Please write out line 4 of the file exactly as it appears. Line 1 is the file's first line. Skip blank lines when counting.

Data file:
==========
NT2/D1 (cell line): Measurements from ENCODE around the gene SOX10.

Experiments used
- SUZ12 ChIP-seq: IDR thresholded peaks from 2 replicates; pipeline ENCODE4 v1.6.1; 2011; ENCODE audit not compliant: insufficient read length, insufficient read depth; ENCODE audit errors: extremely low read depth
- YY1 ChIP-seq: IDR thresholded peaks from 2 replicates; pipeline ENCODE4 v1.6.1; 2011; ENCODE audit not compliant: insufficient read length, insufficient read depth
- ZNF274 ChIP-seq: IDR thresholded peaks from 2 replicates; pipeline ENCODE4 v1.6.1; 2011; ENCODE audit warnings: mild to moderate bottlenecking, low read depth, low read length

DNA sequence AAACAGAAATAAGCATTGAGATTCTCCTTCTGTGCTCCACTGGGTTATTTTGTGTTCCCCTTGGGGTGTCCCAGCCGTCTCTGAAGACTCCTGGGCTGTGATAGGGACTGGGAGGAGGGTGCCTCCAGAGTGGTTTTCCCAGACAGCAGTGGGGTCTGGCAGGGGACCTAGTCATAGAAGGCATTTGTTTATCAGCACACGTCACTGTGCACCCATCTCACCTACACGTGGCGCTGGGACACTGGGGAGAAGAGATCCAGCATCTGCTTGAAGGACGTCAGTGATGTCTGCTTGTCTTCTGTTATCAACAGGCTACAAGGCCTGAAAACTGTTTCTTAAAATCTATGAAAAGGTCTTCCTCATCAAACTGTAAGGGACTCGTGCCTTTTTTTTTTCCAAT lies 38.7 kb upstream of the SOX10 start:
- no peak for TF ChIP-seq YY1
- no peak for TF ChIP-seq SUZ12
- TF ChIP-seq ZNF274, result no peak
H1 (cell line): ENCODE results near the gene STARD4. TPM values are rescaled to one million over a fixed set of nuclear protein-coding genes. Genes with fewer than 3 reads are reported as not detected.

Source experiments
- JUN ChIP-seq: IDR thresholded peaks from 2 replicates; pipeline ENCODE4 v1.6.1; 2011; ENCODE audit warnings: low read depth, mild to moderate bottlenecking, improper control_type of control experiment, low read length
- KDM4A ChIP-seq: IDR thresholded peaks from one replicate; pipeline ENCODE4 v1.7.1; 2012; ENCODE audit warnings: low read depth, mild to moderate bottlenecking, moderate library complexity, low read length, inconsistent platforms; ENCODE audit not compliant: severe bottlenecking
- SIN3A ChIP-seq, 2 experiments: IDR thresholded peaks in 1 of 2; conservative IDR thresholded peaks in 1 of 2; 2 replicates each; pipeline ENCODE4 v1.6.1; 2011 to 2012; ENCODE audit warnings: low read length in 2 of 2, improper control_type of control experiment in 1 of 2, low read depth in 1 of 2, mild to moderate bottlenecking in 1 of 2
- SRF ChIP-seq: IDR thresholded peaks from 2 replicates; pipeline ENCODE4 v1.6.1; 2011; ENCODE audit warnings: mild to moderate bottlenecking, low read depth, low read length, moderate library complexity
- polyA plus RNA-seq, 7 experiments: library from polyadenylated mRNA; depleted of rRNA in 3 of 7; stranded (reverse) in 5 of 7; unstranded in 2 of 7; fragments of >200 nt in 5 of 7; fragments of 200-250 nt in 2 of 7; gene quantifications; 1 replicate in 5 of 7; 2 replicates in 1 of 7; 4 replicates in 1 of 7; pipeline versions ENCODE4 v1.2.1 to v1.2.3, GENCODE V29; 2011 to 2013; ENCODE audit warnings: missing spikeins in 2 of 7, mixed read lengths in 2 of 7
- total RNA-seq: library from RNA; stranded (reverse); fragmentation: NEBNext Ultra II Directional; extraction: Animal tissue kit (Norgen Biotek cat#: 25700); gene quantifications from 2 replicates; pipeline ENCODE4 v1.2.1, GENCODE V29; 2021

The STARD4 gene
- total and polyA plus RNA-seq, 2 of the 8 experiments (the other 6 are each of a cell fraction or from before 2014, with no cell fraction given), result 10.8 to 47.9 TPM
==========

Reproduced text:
- YY1 ChIP-seq: IDR thresholded peaks from 2 replicates; pipeline ENCODE4 v1.6.1; 2011; ENCODE audit not compliant: insufficient read length, insufficient read depth